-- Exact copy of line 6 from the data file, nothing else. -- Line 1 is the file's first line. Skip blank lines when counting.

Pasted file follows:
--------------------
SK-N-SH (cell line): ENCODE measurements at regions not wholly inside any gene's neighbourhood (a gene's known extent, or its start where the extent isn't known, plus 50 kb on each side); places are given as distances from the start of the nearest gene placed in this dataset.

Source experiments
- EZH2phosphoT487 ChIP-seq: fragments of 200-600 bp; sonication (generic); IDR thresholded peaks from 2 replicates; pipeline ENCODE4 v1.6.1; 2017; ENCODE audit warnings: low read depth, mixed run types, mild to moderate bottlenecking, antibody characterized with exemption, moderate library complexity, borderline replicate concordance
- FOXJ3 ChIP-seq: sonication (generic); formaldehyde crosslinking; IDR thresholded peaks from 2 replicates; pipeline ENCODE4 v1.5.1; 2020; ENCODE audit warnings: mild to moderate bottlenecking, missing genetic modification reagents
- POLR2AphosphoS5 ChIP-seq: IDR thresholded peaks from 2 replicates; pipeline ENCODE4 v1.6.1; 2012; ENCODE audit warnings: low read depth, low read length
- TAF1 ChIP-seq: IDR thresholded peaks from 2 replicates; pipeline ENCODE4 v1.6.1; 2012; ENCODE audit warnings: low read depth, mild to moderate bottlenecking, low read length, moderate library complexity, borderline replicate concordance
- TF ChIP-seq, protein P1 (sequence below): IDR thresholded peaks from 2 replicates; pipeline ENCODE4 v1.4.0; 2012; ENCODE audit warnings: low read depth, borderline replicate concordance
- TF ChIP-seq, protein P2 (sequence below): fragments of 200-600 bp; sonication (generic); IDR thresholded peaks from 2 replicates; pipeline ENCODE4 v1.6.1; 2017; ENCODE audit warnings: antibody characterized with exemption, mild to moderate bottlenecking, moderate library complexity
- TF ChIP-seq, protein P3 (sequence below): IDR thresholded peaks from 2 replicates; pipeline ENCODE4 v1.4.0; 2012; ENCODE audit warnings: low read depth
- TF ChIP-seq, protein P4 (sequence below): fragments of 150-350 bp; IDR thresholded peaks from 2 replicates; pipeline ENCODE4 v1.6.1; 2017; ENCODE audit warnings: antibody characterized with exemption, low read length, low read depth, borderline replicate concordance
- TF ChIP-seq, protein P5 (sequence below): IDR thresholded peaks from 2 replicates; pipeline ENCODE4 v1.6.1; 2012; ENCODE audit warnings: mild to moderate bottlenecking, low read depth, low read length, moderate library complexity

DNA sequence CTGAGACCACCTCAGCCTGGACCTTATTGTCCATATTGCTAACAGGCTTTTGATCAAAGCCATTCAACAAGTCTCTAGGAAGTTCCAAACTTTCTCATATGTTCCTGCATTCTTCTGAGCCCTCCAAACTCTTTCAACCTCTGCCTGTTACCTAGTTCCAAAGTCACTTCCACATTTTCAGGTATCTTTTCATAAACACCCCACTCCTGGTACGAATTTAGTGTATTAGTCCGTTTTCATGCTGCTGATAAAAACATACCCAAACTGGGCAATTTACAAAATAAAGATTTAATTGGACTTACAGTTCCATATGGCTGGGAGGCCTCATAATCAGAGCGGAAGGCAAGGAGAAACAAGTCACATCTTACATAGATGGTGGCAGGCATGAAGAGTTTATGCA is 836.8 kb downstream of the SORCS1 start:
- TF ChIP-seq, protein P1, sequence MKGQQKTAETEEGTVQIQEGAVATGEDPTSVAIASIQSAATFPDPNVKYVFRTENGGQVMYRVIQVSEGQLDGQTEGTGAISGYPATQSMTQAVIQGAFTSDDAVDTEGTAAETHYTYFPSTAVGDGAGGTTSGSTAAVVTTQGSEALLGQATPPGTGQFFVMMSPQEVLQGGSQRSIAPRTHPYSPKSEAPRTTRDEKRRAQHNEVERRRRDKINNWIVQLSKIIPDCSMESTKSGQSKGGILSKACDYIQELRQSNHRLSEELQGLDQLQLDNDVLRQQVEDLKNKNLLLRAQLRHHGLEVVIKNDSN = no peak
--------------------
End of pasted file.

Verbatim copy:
- TAF1 ChIP-seq: IDR thresholded peaks from 2 replicates; pipeline ENCODE4 v1.6.1; 2012; ENCODE audit warnings: low read depth, mild to moderate bottlenecking, low read length, moderate library complexity, borderline replicate concordance